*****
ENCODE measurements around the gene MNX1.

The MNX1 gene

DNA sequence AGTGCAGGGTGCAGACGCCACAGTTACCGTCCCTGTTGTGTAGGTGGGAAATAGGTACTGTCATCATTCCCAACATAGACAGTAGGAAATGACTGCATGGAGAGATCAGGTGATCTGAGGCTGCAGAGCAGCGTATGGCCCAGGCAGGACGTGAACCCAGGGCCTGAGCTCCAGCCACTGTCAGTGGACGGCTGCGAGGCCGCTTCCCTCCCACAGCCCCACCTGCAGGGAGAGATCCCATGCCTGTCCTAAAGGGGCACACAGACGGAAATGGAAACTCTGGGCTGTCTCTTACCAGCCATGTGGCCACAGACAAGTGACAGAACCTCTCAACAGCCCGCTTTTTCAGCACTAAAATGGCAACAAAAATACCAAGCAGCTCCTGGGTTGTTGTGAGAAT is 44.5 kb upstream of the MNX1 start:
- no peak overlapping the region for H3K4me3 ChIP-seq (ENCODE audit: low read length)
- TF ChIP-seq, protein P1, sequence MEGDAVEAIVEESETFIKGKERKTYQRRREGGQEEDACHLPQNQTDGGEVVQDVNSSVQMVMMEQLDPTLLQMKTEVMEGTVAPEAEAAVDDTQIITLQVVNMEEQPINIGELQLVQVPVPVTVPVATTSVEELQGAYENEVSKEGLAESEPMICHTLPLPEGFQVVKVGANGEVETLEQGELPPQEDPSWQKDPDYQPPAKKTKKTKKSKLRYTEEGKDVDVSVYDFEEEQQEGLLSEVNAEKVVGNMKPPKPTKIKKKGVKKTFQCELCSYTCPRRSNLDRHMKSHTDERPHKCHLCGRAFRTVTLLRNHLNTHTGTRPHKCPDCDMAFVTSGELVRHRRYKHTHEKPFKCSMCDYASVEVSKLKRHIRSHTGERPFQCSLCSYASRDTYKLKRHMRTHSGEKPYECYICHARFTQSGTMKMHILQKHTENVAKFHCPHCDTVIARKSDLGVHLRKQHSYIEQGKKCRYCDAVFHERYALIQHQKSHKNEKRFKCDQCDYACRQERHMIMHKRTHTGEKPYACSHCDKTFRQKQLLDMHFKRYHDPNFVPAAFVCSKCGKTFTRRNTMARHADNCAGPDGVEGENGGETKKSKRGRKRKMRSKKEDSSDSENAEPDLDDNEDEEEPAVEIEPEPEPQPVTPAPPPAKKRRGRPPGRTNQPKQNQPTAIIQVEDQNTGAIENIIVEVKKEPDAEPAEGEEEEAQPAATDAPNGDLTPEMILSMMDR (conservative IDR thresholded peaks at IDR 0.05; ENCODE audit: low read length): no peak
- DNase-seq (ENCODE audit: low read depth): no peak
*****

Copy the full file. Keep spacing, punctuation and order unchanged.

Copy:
ENCODE measurements around the gene MNX1.

The MNX1 gene

DNA sequence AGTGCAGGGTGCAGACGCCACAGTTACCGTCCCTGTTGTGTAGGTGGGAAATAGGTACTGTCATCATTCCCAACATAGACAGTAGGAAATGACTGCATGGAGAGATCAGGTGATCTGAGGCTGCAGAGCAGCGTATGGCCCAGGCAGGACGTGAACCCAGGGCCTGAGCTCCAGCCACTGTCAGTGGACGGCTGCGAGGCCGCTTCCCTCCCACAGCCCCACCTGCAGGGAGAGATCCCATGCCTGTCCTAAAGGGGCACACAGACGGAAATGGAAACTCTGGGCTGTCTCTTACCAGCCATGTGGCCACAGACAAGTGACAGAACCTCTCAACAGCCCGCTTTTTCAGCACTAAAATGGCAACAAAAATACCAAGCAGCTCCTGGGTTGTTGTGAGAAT is 44.5 kb upstream of the MNX1 start:
- no peak overlapping the region for H3K4me3 ChIP-seq (ENCODE audit: low read length)
- TF ChIP-seq, protein P1, sequence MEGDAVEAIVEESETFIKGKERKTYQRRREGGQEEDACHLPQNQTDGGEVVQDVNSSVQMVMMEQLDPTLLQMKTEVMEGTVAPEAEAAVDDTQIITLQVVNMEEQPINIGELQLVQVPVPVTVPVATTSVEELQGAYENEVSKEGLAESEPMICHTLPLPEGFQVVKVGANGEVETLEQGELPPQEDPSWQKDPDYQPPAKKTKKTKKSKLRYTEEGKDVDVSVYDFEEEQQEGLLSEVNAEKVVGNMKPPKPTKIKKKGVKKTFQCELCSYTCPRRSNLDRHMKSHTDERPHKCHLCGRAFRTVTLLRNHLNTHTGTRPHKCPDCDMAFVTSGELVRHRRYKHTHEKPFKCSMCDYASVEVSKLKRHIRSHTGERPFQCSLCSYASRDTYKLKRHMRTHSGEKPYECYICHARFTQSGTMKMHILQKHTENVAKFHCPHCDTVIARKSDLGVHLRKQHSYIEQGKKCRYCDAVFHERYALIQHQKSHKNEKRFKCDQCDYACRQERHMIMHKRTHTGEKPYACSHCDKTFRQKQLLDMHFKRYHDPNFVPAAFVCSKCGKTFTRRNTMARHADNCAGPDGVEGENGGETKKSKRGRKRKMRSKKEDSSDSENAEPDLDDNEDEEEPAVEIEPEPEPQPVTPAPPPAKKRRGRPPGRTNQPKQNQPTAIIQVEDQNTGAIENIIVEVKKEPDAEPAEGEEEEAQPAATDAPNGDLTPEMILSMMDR (conservative IDR thresholded peaks at IDR 0.05; ENCODE audit: low read length): no peak
- DNase-seq (ENCODE audit: low read depth): no peak